Saturday, December 21, 2013

Is the Man Who Is Tall Happy? (movie review)

My daughter was the prime instigator in our seeing this one, at Living Room Theaters, not far from Powell's downtown.

Chomsky and I are contemporaries, though we've not met in person.  I've got him linked into my writings on the web in a suitable context, given where AFSC was politically.

There's lots I don't know about his philosophy or world view, and this animation, kind of like Khan Academy on steroids (not intended as a sleight to either), was quite informative, as well as fun.

I hadn't realized to what an extent he's an anti-representationalist, like Rorty, which makes him very on board with Wittgenstein.  The generative grammar phenomenon is true to life:  a small enough rule set snowballs into a seeming infinity of permitted possibilities, like the game of chess (so many games, a tree).

That the animator is also working in his second language, French being his first, provides some of the humor, and other pathos.  And it's relevant because communication is after all the topic.

This is one of those films to be quoted as we develop our ability to quote films more seamlessly within our writings and other films.  A resource.  In the sense that a book is a resource.  Because the man is right there and it's an interview, you get a lot of autobiography.  Michel Gondry did not waste Chomsky's time, given this little gift of a film.  I don't think Ali G. (Sacha Beron Cohen) wasted his time either -- that was only a short exercise.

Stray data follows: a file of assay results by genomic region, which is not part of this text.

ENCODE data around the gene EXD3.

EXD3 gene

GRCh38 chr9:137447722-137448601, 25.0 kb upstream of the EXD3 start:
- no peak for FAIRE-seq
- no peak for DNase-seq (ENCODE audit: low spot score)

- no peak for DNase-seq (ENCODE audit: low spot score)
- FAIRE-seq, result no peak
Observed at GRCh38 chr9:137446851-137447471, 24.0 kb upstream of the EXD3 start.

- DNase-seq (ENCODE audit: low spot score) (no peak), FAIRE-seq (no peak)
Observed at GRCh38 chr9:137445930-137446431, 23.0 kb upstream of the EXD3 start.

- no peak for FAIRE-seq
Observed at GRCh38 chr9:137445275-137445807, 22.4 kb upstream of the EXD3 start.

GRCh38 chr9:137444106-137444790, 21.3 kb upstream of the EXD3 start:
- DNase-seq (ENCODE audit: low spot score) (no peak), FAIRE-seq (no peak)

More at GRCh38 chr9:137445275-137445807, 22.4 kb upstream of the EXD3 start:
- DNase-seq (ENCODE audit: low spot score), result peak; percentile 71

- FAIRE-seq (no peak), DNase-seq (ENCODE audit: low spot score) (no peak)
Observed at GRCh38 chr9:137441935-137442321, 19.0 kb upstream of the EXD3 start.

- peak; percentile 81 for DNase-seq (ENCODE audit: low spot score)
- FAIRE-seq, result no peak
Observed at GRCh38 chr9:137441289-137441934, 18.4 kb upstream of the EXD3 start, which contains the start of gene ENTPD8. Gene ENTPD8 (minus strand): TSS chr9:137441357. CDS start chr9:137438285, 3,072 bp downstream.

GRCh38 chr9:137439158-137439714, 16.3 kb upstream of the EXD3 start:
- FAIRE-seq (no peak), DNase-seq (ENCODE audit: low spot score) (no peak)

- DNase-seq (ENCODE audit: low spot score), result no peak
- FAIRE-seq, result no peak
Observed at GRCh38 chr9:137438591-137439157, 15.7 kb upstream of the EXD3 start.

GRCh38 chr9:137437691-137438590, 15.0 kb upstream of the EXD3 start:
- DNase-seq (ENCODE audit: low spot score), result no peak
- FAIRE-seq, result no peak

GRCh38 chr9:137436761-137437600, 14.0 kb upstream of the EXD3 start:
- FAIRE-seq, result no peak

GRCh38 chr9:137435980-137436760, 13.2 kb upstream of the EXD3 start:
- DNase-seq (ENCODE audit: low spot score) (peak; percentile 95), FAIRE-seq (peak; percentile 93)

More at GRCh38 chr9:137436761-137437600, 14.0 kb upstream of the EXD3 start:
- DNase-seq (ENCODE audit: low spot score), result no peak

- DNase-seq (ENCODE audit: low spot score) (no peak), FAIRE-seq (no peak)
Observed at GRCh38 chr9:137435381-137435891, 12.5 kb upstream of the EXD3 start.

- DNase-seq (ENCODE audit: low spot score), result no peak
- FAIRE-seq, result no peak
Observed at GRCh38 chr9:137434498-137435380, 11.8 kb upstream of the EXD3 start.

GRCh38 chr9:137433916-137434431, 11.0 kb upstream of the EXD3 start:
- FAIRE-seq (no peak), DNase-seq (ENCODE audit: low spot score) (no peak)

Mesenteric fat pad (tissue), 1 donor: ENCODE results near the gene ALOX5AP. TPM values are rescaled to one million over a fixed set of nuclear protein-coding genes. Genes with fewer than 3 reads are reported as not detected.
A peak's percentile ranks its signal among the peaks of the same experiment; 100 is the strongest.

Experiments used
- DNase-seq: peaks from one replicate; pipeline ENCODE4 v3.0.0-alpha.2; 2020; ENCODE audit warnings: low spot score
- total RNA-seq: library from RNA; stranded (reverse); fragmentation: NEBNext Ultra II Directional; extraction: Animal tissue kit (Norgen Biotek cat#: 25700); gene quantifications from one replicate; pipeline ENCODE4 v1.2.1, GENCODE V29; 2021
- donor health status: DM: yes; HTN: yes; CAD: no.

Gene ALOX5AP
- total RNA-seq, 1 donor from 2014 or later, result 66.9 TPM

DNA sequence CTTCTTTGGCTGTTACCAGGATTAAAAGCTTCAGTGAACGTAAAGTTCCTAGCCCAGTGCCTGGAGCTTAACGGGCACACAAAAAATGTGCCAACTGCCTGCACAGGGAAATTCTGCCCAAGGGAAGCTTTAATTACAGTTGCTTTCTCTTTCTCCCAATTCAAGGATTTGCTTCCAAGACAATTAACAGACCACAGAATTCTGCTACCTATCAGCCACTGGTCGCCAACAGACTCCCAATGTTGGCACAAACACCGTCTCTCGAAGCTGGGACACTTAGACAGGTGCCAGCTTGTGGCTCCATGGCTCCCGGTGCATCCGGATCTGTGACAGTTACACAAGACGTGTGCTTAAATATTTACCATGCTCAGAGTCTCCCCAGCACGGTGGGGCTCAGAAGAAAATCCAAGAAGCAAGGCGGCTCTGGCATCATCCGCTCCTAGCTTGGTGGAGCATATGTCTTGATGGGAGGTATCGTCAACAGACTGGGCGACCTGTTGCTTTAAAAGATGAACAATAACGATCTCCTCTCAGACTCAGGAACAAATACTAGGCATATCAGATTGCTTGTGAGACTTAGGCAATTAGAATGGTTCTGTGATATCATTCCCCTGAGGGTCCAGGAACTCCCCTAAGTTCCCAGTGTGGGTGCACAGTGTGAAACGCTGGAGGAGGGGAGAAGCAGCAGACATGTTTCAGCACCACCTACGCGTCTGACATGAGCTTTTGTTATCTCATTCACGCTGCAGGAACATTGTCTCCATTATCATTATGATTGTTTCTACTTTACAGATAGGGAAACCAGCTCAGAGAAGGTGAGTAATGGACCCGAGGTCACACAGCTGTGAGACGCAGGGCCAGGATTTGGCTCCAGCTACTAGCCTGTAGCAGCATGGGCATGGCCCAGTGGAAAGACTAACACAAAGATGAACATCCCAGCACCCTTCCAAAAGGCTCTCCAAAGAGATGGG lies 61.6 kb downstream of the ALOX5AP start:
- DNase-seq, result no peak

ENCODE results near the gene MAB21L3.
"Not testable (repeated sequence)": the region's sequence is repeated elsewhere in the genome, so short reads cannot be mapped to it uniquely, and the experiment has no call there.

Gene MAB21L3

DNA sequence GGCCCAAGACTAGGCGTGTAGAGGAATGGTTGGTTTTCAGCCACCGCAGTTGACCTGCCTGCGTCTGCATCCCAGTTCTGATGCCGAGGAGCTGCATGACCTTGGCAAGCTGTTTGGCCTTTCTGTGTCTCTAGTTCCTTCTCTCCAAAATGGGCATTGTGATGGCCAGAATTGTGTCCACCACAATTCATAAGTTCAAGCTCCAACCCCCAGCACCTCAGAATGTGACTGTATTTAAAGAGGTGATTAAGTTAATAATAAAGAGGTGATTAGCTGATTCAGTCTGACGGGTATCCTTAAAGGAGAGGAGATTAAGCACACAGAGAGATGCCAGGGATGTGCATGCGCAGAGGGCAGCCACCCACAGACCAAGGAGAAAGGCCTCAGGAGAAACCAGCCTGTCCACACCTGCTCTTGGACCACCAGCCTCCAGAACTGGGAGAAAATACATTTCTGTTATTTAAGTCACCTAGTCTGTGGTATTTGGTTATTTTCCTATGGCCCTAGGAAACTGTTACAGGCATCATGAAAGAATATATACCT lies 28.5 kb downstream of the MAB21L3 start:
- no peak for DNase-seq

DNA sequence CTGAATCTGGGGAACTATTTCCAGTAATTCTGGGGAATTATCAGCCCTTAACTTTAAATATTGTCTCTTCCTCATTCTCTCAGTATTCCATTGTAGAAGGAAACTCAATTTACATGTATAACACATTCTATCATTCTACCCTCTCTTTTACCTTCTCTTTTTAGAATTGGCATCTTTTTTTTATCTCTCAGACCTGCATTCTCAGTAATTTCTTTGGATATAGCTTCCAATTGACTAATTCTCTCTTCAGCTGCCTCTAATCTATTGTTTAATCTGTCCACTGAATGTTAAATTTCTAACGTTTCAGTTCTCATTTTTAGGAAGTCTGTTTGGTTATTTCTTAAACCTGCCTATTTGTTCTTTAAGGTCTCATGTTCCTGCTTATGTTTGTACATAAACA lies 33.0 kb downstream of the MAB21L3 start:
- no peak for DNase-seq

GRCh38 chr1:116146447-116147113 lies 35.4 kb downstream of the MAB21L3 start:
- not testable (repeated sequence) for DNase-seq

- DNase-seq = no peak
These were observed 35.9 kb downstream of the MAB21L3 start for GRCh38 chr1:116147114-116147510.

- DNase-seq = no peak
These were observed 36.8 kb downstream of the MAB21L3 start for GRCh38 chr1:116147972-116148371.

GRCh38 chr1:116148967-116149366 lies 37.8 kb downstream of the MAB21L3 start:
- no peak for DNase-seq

Chomsky stresses the importance of the concept of "continuity" in "identity".  Subjectively, we're more like getting film clips and assembling them mentally.  The salt shaker is seen in many shots and is assumed to be a persistent object.  

Our systems break down in the face of too much unaccounted for swapping, i.e. if she's really her twin and this really isn't my laptop (I'm thinking of that time Patrick was flying to HQS and was already in his seat when we realized (with a little help from the police) that he had the wrong computer, due to a mix up at security...), then we realize we have lost the thread of the narrative and our current reality unravels.   

He stresses how tenuous it all is, and how words coexists with discontinuity, a swiss cheese of possible holes.  Another way of saying it maybe:  cogitation itself provides much of the continuity.  Language is a glue, not a mirror.